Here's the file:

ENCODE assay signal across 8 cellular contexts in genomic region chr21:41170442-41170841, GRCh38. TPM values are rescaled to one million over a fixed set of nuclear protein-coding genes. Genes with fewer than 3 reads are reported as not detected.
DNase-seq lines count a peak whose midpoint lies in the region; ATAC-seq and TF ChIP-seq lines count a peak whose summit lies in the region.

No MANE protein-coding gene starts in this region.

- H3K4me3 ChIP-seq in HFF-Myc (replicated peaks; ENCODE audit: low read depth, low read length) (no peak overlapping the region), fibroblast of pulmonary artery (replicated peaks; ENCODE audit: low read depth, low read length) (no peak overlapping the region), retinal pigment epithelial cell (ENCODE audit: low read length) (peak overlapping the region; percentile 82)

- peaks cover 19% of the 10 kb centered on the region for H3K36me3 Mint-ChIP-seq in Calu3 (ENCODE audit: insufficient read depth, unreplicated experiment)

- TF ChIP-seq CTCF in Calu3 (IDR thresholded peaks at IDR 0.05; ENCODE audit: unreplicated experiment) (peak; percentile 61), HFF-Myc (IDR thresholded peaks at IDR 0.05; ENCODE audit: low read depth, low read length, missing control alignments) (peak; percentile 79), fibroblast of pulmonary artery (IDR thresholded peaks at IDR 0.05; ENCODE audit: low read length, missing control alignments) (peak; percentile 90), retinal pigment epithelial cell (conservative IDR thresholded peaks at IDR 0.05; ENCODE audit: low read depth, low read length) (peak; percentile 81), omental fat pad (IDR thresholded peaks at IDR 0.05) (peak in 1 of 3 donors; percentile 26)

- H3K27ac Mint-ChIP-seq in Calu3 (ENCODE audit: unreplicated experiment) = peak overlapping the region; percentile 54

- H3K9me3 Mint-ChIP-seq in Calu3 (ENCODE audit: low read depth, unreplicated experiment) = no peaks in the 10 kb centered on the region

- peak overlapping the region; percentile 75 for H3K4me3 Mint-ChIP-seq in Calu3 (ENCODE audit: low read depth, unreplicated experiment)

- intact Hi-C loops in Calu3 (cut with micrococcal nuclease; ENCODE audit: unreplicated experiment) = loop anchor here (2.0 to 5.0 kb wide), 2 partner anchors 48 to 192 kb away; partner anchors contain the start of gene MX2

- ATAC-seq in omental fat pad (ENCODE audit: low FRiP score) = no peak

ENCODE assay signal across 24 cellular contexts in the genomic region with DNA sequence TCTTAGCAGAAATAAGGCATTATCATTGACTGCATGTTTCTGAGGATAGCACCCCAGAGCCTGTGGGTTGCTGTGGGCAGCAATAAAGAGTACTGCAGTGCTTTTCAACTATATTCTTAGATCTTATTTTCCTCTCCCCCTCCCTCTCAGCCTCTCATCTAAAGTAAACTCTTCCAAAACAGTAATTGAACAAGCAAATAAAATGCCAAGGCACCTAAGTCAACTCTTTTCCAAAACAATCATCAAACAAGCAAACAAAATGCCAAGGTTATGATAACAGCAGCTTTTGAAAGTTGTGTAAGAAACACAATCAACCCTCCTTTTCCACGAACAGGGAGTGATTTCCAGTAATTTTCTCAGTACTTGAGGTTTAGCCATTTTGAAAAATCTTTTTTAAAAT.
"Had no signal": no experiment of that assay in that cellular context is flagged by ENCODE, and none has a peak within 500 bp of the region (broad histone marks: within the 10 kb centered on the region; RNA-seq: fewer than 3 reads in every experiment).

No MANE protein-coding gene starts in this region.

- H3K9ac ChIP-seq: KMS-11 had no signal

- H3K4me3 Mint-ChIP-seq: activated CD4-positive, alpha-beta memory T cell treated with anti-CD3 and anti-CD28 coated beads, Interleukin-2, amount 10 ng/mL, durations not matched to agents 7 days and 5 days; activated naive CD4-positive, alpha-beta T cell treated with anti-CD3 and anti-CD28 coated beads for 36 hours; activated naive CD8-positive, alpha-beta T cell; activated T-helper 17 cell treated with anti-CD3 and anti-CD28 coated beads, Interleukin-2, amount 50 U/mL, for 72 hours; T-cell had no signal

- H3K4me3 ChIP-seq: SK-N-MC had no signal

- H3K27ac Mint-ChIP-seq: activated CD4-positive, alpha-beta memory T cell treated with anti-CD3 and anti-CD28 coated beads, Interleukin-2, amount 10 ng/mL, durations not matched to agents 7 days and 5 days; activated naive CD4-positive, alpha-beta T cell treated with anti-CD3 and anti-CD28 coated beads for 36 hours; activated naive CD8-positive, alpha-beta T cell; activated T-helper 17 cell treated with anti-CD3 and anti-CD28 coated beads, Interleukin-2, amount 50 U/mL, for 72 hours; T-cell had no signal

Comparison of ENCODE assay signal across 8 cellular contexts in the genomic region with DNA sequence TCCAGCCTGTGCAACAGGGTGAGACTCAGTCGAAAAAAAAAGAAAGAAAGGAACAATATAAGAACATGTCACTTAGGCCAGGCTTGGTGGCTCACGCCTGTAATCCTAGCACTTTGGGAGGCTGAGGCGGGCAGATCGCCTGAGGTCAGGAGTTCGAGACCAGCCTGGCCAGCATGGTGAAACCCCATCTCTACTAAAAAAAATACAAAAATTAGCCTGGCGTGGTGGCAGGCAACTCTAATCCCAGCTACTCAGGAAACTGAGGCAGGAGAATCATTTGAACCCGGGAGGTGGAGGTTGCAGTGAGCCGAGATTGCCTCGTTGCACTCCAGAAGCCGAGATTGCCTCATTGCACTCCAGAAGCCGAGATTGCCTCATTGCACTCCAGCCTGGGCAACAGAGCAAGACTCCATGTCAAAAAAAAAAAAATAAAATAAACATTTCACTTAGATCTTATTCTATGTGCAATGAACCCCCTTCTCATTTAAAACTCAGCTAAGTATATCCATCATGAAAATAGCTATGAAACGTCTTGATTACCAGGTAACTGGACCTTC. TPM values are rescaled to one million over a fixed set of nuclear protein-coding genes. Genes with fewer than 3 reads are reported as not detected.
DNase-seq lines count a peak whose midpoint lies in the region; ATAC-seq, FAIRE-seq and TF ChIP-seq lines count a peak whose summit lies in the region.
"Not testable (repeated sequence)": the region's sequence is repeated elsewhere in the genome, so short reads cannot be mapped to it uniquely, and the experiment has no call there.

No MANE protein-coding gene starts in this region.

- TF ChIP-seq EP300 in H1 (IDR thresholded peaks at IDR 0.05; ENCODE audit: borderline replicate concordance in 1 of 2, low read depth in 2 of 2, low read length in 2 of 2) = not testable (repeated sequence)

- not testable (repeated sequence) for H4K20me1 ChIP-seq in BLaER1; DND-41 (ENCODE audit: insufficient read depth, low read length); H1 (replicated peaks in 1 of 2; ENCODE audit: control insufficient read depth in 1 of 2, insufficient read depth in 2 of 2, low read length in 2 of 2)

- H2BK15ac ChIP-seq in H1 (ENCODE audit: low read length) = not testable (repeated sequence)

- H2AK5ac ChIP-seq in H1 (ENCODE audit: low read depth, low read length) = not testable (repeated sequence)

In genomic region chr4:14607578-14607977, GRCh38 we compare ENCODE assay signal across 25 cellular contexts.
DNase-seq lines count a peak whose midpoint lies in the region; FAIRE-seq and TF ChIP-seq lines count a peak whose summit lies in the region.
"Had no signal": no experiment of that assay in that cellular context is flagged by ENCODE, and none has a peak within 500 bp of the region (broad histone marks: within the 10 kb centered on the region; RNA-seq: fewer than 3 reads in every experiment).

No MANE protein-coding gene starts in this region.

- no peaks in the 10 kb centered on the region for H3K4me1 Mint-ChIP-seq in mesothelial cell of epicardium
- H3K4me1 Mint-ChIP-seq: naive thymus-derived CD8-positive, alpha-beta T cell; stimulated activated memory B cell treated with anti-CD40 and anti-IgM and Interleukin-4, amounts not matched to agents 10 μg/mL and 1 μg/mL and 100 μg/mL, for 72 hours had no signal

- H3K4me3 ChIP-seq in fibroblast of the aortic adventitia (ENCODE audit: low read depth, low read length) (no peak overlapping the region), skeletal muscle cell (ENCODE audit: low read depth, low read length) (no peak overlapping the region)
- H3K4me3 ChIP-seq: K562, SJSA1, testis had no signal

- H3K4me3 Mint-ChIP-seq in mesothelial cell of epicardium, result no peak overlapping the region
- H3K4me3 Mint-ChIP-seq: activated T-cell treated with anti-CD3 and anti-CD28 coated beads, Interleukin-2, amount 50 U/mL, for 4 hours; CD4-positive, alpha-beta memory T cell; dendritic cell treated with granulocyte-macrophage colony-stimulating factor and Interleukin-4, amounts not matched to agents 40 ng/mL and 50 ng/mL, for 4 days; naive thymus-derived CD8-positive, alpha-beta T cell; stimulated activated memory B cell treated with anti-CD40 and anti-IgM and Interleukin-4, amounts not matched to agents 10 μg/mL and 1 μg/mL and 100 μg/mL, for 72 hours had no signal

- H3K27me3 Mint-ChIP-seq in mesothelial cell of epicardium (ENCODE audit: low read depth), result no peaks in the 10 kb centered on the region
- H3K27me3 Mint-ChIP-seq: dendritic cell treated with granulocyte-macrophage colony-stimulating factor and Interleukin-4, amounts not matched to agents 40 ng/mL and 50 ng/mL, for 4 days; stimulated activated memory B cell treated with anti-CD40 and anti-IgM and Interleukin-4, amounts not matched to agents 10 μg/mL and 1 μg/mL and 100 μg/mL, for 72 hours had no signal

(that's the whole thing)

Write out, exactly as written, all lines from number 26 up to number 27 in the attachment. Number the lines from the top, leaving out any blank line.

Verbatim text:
- H2AK5ac ChIP-seq in H1 (ENCODE audit: low read depth, low read length) = not testable (repeated sequence)

In genomic region chr4:14607578-14607977, GRCh38 we compare ENCODE assay signal across 25 cellular contexts.